How long does it take to speak a language fluently? In this article, I am going to answer this question by discussing four factors that can influence the time people need to learn a language. The idea for this article came from a question by a guy who wanted to know “exactly” how much time it takes to become fluent in Italian. Obviously, my answer couldn’t be other than… it depends!
If you are curious to know more about this, read the following text!
As I already mentioned in the introduction, a question my students often ask me is “How long does it take to speak Italian fluently ?”.
Well, it goes without saying that this question always puzzles me. For me, it is a bit like asking: “How much time do I need to train myself to be able to run the New York marathon or to have a fit body?”. My answer can’t be any other than: it depends. Learning a language, as well as becoming super flexible or finishing a race with a good time, depends on various factors.
1. Motivation: do you want to succeed?
Motivation is the most important thing of all. It is what moves the world, what makes us grow and improve. It is what helps us to achieve the goals we set.
It’s like when at the beginning of the year we decide to go to the gym and put ourselves on a diet. We visualize the goal, we enroll in the gym and we start eating healthily. However, if our motivation is not strong enough, sooner or later, we risk falling into bad habits. We can easily apply this example to the study of languages. Many students start hitting the ground running, but unfortunately, some of them give up at the first sign of difficulties, disregarding all the efforts made.
2. Time: how much time do you have?
If you have a full-time job, a home and a family to take care of, the time you have is reduced. If you are a student with flexibility, a pensioner or a young person who has decided to take a year off, learning Italian could be an engaging activity to which you can dedicate even more than an hour per day.
But I still want to send a message of hope to the full-time workers in the world: don’t worry, you can learn the language you have always dreamed of! It’s not impossible! What do I mean by this? Am I contradicting myself? No, I am not. Have you ever met full-time students who skip entire exam sessions because they don’t feel ready enough, and others who can work, study and graduate in record time? Yes, I have!
What is the variable that makes us successful? As we have seen before, motivation is fundamental, but time is also important. Pay attention to these last words: by saying time I don’t only mean quantity but also quality, which sometimes can be more important than the former.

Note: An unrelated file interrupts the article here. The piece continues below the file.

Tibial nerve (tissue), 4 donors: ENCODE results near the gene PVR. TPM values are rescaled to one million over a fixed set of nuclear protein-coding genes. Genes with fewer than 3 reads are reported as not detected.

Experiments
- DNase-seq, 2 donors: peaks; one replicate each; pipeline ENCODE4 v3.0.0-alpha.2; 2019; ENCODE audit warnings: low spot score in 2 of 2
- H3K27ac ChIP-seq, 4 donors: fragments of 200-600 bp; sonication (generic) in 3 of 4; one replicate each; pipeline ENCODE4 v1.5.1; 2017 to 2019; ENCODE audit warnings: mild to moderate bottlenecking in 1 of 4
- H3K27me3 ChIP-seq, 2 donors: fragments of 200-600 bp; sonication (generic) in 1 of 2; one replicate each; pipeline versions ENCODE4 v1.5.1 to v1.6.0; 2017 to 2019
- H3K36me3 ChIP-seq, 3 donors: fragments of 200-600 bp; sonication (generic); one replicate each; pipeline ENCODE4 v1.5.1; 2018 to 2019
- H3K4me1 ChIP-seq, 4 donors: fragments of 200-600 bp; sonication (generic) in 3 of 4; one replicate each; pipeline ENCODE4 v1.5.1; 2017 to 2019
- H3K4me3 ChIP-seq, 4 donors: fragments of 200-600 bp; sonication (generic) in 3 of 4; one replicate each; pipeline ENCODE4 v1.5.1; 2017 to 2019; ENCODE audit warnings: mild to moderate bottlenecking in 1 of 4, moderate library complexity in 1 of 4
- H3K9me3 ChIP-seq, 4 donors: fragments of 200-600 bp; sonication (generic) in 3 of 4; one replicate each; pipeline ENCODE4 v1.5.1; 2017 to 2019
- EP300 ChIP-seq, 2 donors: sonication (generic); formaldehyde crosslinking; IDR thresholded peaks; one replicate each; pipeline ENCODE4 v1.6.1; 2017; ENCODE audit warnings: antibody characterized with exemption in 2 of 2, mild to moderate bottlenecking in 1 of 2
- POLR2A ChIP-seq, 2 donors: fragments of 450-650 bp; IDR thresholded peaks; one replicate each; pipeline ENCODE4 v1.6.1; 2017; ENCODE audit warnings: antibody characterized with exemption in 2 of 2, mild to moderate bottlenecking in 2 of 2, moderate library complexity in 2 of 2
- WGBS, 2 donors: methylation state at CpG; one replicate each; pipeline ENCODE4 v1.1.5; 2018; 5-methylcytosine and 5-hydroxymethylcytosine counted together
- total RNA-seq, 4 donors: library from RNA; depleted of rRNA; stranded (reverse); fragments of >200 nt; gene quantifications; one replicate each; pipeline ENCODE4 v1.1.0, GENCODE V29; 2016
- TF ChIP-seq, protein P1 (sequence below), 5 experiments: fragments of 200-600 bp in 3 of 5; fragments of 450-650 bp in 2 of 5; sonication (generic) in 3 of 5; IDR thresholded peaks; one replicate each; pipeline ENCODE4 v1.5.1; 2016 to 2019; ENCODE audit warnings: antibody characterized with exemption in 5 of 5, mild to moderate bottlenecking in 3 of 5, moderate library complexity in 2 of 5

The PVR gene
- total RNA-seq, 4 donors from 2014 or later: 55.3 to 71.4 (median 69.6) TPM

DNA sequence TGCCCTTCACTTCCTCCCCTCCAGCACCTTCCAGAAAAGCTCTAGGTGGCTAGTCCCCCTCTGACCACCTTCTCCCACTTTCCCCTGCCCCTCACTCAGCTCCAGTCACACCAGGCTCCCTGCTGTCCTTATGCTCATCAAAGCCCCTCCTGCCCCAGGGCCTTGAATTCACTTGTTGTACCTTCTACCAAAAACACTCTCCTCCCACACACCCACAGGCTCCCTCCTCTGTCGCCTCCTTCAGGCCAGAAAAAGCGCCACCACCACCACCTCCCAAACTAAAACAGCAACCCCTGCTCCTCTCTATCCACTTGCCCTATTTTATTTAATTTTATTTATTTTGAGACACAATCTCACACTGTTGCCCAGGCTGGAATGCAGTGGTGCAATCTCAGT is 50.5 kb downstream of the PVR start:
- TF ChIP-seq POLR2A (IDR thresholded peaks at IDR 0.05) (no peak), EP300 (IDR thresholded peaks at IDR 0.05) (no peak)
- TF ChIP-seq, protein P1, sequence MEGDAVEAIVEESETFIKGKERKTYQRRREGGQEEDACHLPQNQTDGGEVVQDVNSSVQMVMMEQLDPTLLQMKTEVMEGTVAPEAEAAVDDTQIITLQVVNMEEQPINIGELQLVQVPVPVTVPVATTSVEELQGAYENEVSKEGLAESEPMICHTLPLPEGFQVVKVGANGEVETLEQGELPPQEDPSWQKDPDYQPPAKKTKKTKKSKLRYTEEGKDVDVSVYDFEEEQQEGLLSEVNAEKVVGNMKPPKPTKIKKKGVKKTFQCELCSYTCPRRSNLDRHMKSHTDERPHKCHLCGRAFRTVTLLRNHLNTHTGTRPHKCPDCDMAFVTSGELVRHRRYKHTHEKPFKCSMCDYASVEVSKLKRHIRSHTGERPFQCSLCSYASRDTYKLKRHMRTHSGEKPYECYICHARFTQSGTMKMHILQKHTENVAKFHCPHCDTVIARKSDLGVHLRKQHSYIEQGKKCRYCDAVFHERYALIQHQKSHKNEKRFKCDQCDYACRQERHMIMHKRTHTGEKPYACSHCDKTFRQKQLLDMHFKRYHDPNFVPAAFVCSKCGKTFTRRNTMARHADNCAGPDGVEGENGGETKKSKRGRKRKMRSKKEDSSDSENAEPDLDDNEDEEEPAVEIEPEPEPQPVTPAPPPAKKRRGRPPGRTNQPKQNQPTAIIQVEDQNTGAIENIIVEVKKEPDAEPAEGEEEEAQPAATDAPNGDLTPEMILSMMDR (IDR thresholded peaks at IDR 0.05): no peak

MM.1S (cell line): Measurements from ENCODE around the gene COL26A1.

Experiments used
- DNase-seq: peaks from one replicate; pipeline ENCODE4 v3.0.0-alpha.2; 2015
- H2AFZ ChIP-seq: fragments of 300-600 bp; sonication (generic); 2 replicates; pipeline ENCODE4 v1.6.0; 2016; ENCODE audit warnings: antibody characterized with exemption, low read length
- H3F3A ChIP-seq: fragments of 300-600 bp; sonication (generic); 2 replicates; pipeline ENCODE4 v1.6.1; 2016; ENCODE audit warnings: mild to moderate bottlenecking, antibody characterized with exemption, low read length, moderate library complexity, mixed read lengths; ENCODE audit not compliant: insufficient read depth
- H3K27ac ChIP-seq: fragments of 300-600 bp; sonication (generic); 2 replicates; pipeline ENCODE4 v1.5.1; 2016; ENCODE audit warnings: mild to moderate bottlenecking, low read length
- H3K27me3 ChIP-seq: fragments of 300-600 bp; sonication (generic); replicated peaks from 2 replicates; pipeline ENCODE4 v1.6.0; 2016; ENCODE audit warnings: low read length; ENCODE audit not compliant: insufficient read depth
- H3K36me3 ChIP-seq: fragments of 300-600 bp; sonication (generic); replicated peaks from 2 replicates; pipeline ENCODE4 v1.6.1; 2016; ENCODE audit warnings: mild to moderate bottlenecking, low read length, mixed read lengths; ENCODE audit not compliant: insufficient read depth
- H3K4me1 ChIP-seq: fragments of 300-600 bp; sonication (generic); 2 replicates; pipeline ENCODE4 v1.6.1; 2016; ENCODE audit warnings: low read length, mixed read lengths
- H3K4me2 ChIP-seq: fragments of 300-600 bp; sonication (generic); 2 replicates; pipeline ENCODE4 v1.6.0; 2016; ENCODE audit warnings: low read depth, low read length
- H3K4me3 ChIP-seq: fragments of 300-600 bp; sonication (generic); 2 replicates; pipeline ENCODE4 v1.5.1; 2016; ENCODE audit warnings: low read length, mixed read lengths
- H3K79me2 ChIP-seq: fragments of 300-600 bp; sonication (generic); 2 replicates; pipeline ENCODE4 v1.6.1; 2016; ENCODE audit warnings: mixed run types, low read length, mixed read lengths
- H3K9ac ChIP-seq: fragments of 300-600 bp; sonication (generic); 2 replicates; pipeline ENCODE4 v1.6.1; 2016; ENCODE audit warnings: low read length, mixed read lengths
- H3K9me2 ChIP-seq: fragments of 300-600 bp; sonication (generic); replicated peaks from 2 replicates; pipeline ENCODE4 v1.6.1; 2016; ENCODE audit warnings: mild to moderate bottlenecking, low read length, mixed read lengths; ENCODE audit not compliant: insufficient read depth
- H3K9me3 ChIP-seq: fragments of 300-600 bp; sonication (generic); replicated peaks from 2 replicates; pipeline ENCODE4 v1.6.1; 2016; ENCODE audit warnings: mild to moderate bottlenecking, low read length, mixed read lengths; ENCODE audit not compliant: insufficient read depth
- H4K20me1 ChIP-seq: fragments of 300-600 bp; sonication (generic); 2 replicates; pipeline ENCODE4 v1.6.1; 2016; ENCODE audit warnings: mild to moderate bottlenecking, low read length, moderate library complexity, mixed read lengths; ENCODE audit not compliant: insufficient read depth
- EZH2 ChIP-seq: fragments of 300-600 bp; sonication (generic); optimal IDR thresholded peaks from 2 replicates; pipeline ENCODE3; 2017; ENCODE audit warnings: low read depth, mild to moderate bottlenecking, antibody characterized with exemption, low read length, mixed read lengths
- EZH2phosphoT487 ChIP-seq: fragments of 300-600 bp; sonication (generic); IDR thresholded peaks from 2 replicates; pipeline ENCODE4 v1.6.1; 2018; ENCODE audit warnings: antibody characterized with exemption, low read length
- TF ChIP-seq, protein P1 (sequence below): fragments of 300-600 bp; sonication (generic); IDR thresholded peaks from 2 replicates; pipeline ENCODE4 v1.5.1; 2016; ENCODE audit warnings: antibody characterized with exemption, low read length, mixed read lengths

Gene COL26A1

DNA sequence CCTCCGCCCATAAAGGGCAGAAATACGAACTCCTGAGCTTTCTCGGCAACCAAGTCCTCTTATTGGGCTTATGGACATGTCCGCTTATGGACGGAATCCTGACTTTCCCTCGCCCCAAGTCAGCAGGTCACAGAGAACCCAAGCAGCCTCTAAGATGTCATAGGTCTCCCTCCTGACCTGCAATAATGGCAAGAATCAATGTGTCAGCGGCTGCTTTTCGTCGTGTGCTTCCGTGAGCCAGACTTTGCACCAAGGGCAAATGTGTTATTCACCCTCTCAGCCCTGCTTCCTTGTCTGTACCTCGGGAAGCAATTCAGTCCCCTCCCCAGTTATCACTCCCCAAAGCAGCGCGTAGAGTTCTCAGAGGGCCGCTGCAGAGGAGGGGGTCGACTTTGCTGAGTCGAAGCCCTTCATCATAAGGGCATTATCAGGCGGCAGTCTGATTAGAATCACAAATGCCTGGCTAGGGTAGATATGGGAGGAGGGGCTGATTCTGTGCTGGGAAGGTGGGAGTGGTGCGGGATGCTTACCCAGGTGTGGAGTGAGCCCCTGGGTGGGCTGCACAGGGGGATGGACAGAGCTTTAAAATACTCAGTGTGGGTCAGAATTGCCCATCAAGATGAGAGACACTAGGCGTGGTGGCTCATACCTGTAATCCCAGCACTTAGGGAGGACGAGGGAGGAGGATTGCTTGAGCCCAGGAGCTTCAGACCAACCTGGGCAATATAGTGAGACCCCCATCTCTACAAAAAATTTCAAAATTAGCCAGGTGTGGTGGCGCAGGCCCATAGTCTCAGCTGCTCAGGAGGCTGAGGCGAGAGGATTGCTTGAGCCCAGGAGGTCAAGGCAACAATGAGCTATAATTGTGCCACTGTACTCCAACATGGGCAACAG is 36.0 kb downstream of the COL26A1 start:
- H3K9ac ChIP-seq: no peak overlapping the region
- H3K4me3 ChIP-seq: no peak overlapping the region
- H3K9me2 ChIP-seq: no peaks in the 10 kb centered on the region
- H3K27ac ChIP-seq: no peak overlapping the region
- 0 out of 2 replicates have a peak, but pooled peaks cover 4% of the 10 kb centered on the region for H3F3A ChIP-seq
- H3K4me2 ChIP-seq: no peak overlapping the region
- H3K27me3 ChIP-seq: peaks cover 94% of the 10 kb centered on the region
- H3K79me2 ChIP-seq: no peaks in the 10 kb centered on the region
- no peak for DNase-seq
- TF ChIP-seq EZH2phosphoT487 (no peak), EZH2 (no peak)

In this regard, I would like to give you an example. A student of mine has his own company, a full-time job and a lot of interests, but he found the time to study Italian. How? He decided that every night, for about half an hour, he will spend his time studying this language. Consistency handles the rest, and I can guarantee you one thing: the results are amazing!
3. Language: what is your native language?
The source language is a factor that should not be underestimated. Clearly, a Mandarin Chinese speaker will have more difficulty learning Italian than a Spanish speaker. What I just wrote may seem obvious, but I speak from direct experience. During my teaching career, I had the opportunity to teach Chinese and Spanish students. And guess what? If, with the first group, we dedicated most of the first lesson to the sounds and pronunciation, with the other it was possible to proceed more quickly, so much so that by the third lesson they were already able to speak a little about themselves and have their first brief conversations in Italian.
The same thing goes for Italians who decide to learn Spanish. They will learn Spanish much faster than languages much more distant from their own, such as Mandarin Chinese or Arabic.
What do I mean by this? Is it better to learn only languages similar to one’s native language and leave out the more distant ones? No. Far be it from me to say such things! Everyone should choose a language that inspires him or her, with which there is a sort of bond, even if it is the dialect of the most remote region of the world.
However, it is undeniable that studying languages similar to one’s own can be an advantage, in terms of time too. On the other hand, I believe that if you are determined and you commit yourself, you can learn any language.
4. Goals: why do you want to learn Italian?
When you learn a language, you have to know the goals you want to reach. Are you learning Italian for fun, to travel, to attend a course at a university? Each one of these goals requires different study paths and even different time allocations.
Suppose you want to take a trip to Italy and use this language only to greet people or order at a restaurant. In this case, an in-depth study of the language is not necessary. In fact, by using phrasebooks or apps, you would be able to do this without difficulty.
On the contrary, it would be a different case to study for a university test or for a journey in Italy, in which you want to go around, talk to people and immerse yourself in Italian culture. In both cases, you need a more detailed study approach, which starts with grammar, concentrates on all the linguistic abilities, and that in the end makes you feel at ease and a master of Italian.
In my opinion, the factors that influence the learning time of Italian and the other languages are:
- Time available
- Source language
- Goals you set
What is your experience as a language student? Do you agree with me, or are there other factors that you would like to add to the list?
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